Gus Sanchez, a Redfin team manager in Portland, told Business Insider that the fires have mostly impacted rural markets outside of the city.
“The bulk of my personal business is in the heart of Portland, the inner city. I think really, what’s been impacted the most are the areas just outside of Portland, a little bit farther south,” he told Business Insider. “In those areas, real estate has come to a halt.”
The type of buyers being impacted by these fires, Sanchez said, are those looking to leave the urban market for more space. There has been a influx of people into Portland from more expensive markets like the Bay Area, Los Angeles, and Seattle, because of remote work, he said.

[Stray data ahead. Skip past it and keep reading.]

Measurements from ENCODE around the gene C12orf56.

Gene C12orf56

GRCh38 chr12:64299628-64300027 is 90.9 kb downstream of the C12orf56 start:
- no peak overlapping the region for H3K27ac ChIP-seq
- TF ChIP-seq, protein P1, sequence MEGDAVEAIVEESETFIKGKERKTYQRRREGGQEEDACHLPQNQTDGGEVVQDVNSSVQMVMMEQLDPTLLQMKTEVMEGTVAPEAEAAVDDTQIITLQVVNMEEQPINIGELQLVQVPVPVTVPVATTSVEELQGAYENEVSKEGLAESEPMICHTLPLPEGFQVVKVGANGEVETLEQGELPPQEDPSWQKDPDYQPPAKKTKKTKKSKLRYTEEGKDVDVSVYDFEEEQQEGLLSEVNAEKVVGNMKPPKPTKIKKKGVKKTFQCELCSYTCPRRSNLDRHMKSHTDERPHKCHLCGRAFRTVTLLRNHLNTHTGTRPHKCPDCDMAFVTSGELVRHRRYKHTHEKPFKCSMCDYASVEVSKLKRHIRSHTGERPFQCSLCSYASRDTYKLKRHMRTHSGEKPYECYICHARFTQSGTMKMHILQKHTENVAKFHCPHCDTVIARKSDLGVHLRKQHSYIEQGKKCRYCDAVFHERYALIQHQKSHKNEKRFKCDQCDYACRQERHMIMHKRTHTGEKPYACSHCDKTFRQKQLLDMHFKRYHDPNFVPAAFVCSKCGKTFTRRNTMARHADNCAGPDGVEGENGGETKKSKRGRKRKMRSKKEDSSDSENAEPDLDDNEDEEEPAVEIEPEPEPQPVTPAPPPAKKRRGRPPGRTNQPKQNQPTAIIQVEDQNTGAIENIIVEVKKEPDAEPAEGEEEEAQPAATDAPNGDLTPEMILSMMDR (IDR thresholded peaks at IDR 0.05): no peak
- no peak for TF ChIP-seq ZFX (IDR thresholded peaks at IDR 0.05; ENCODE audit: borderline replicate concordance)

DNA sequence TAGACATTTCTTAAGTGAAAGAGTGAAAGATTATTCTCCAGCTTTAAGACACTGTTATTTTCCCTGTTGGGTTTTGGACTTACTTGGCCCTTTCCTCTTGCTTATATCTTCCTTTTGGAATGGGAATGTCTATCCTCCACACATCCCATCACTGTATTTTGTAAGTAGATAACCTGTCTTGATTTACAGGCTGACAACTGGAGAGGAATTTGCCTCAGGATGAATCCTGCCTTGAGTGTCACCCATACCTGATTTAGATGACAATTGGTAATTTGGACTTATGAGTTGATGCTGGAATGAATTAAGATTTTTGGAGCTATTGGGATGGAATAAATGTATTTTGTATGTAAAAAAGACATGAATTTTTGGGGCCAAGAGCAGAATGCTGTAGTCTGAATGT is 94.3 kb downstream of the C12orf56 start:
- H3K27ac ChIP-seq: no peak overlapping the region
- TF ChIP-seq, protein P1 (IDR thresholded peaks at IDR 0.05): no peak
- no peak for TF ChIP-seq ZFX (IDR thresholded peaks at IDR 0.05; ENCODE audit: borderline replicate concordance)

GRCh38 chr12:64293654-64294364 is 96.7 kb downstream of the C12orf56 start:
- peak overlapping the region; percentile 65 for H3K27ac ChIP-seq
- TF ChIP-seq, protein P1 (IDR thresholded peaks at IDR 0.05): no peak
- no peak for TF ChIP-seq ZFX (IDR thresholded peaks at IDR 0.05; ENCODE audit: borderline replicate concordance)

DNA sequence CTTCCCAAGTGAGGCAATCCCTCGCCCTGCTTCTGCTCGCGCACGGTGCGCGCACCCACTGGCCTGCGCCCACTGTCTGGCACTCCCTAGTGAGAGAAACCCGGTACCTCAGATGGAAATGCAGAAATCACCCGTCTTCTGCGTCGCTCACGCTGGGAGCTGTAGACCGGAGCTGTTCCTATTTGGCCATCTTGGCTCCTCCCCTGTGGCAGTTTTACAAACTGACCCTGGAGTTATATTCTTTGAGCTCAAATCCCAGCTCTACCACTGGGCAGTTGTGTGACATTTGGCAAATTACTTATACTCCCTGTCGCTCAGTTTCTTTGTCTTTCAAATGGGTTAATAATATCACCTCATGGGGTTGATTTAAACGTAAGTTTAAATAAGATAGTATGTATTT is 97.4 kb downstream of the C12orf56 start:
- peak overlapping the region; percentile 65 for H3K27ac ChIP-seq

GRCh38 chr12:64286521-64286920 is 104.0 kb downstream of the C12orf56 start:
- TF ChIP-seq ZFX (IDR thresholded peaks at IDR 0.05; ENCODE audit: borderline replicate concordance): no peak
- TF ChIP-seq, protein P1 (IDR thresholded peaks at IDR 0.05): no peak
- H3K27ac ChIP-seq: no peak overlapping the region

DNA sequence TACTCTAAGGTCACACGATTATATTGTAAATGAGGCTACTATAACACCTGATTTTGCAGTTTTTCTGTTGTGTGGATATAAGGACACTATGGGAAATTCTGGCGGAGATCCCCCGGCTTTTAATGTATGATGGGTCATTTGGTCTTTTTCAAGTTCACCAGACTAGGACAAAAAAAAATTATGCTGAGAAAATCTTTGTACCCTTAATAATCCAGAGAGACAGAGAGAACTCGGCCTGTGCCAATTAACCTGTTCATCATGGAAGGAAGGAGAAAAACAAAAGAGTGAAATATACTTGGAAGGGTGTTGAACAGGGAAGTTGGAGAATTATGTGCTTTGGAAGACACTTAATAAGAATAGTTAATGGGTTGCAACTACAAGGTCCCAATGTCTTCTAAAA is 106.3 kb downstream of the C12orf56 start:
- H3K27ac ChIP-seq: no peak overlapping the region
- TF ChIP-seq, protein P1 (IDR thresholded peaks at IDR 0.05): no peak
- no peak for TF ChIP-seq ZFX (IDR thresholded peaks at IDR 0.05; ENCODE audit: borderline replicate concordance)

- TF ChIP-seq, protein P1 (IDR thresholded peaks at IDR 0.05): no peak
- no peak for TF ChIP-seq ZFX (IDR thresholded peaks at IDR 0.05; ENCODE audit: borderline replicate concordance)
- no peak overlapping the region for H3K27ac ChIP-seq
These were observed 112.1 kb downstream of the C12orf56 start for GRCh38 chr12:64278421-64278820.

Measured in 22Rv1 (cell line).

Anything on the outskirts of the city has “definitely been affected,” according to Sanchez. He said there’s been a recent trend of “native Portlandians” looking to move out to get more space as others have moved in from more expensive cities. The buyers and sellers outside the city “are in a holding pattern right now,” he said.
The biggest concern among prospective buyers, per Sanchez, is whether or not properties are going to be insurable. And on the other end of it, some of those sellers are debating whether or not they should hold their homes until the fires subside and the air quality improves.
Nolan related the story of a friend who’d recently left the Bay Area for a “greener life.”
That was in Oregon, yet another state where the sky turned a brilliant orange last week as smoke filled the air from fires burning both near and far, and for who knows how many more years.